From object drawing and still-life composition, the natural world and portraiture, to looking at form and shape, and assessing styles and techniques, The Complete Book of Drawing is a distillation of the many skills that the aspiring artist needs to develop.
*****
Just by looking at the sheer size of this book, you can easily believe that it is a complete book of drawing. Just by flicking through the pages, I was astounded by how many different things you can draw. This book takes you through the basic skills needed, including the right drawing tools for you, right through to more advanced stages, such as learning from the masters. The drawings have mainly been created in pencil and pen, with guidelines to show you how they were created.
As a beginner, I was a little overwhelmed by the book. For me, personally it didn’t break down the stages enough to make my drawings look anything like the ones in the book. So I enrolled the help of an assistant, Imogen, who is presently studying art at A level. Now I have seen quite a few pictures created by Imogen, so I knew she would be looking at this book, with the eyes of an experienced artist. The drawings below are hers.
Imogen had likes and dislikes about the book. She mainly enjoyed the chapters based around drawing the human body. She  felt they helped to break the body’s movements down, by analysing the human skeleton. She also found the steps to drawing hands at different angles really rather helpful.
As an experienced artist, Imogen felt that more steps were needed in many of the breakdowns of the drawings, which is something I touched on earlier in the review. She found herself copying the finished drawing rather than learning to break it down for herself.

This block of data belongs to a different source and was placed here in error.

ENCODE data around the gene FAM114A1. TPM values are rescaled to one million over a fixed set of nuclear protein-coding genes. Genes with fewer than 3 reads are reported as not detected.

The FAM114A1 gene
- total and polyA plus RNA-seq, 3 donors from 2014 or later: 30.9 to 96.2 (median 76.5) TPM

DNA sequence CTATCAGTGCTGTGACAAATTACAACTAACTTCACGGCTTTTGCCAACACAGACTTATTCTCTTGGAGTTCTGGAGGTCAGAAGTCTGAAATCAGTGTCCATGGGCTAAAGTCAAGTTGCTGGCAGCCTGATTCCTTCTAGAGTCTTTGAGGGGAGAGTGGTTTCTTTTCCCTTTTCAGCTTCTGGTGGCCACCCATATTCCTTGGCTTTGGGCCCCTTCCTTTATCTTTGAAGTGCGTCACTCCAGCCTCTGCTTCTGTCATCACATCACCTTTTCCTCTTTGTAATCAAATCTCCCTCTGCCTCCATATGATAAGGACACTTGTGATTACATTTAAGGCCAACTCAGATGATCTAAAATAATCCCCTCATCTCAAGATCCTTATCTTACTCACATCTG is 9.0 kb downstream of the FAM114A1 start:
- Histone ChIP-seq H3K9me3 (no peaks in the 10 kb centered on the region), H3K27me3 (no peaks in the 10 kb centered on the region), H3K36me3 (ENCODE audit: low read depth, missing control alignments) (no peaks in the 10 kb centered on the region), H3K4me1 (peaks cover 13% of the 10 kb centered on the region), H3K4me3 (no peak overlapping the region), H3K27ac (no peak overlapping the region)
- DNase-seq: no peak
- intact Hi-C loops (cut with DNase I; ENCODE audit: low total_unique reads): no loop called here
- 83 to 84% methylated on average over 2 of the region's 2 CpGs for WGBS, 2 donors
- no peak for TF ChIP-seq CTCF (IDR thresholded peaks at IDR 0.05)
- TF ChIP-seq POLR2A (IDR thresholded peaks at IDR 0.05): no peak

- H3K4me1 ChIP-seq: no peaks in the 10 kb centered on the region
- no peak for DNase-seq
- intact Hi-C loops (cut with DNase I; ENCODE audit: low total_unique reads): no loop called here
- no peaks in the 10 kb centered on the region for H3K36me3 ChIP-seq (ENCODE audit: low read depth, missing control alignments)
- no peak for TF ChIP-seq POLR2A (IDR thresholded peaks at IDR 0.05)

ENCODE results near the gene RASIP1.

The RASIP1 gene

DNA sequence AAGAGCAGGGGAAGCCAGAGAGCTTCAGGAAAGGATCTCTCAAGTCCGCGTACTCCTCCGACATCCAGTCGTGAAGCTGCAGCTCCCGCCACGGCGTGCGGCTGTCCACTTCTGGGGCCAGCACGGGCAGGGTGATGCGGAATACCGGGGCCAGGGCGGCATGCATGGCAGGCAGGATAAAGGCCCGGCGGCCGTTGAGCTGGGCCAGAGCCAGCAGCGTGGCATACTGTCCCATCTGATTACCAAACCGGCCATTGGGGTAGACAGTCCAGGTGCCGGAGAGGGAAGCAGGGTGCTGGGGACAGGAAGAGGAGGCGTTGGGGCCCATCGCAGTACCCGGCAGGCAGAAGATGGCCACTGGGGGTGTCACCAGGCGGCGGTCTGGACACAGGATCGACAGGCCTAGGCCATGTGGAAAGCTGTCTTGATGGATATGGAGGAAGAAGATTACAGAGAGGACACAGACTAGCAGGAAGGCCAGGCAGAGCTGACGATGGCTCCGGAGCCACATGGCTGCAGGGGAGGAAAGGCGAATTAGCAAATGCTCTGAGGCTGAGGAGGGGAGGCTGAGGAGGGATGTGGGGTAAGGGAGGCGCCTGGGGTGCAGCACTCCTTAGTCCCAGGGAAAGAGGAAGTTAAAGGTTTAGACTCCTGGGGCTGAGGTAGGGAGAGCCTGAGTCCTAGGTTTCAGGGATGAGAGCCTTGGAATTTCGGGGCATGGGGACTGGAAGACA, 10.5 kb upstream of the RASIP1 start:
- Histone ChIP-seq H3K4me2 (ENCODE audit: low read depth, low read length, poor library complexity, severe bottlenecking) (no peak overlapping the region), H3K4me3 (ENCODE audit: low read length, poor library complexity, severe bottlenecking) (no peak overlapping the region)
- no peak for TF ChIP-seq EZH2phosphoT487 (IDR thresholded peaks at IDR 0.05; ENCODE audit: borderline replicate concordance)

On the whole, this book literally covers everything you would ever consider drawing,  and has something for artists at all levels. If you’re a beginner, the first stages which cover drawing objects and shading would definitely be helpful. For the more advanced artist, looking for a different subject to draw. This book would probably suit the more experienced drawer than a beginner, who would need more step by step instructions to achieve the desired effect.

Saturday, 21 March 2015

The Great Cheese Robbery by Tim Warnes

 
Patrick Elephant is scared of lots of things, like the dark and the fluff under the sofa. His daddy isn’t scared of anything – except mice! So when a mouse posing as a cheese inspector tries to steal the elephants’ cheese, Daddy is too terrified to stop him! Can little Patrick Elephant save the cheese – and his father?
Published by Little Tiger Press 2 March 2015 
Summary From Little Tiger
A hilarious new tale from Tim Warnes (Dangerous!, Monty and Milli - The Totally Amazing Magic Trick). The Great Cheese Robbery is the perfect book for kids dealing with phobias. Warnes’ fresh and quirky illustrations and mischievous mice will captivate young readers. A fantastically funny story that parents won’t mind reading again and again . . . and again!
This is a fun story that deals with the fact that everyone – even the biggest amongst us – is afraid of something. At first it seems that Daddy Elephant is totally fearless – Patrick, his son, tries and tries to scare him and make him jump, but it just doesn’t work. But then, while Mummy’s out, the mice arrive – led by dastardly Cornelius J. Parker and we see that Daddy is absolutely terrified of mice. He lets Cornelius and his huge troupe of’  thieving mice friends get away with everything – including the fridge until Mummy Elephant arrives home just in time!
I tested this story out on a six and three-year old and they were initially not that keen on reading it compared to other books. The cover is actually rather plain compared to the wonderful havoc inside – but once into the story the children absolutely loved the fact that a dad could be afraid of and be made to look so silly by something so much smaller than him. This is a humorous story, with fun illustrations, that allows children to laugh at fears – which can be no bad thing. This is a funny, entertaining and useful addition to any children’s bookshelf.